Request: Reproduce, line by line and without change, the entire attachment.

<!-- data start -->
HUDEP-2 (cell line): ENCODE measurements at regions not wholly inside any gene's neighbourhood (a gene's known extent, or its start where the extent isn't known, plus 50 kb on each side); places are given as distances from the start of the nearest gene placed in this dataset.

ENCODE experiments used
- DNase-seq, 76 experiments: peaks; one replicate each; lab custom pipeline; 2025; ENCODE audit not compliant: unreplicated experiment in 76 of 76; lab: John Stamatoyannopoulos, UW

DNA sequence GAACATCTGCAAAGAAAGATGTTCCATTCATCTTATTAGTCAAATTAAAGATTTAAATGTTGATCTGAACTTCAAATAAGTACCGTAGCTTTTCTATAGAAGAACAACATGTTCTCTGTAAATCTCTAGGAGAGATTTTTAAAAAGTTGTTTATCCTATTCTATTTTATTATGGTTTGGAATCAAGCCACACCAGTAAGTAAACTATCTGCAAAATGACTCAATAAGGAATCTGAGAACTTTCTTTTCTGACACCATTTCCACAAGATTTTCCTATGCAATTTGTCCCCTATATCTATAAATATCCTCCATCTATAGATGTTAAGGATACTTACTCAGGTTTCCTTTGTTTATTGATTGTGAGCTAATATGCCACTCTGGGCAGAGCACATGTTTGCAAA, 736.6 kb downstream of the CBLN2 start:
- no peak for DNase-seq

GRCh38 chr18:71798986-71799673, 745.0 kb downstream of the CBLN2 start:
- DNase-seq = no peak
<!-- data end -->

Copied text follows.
HUDEP-2 (cell line): ENCODE measurements at regions not wholly inside any gene's neighbourhood (a gene's known extent, or its start where the extent isn't known, plus 50 kb on each side); places are given as distances from the start of the nearest gene placed in this dataset.

ENCODE experiments used
- DNase-seq, 76 experiments: peaks; one replicate each; lab custom pipeline; 2025; ENCODE audit not compliant: unreplicated experiment in 76 of 76; lab: John Stamatoyannopoulos, UW

DNA sequence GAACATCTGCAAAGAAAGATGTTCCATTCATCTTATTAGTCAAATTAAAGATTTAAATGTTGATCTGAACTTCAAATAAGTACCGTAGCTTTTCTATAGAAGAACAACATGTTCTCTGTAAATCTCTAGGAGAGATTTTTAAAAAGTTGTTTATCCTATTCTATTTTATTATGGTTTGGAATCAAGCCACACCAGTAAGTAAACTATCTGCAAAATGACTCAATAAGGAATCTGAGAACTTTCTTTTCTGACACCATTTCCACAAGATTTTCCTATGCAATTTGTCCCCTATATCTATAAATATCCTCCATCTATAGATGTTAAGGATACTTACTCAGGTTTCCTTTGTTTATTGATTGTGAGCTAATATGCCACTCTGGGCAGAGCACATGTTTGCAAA, 736.6 kb downstream of the CBLN2 start:
- no peak for DNase-seq

GRCh38 chr18:71798986-71799673, 745.0 kb downstream of the CBLN2 start:
- DNase-seq = no peak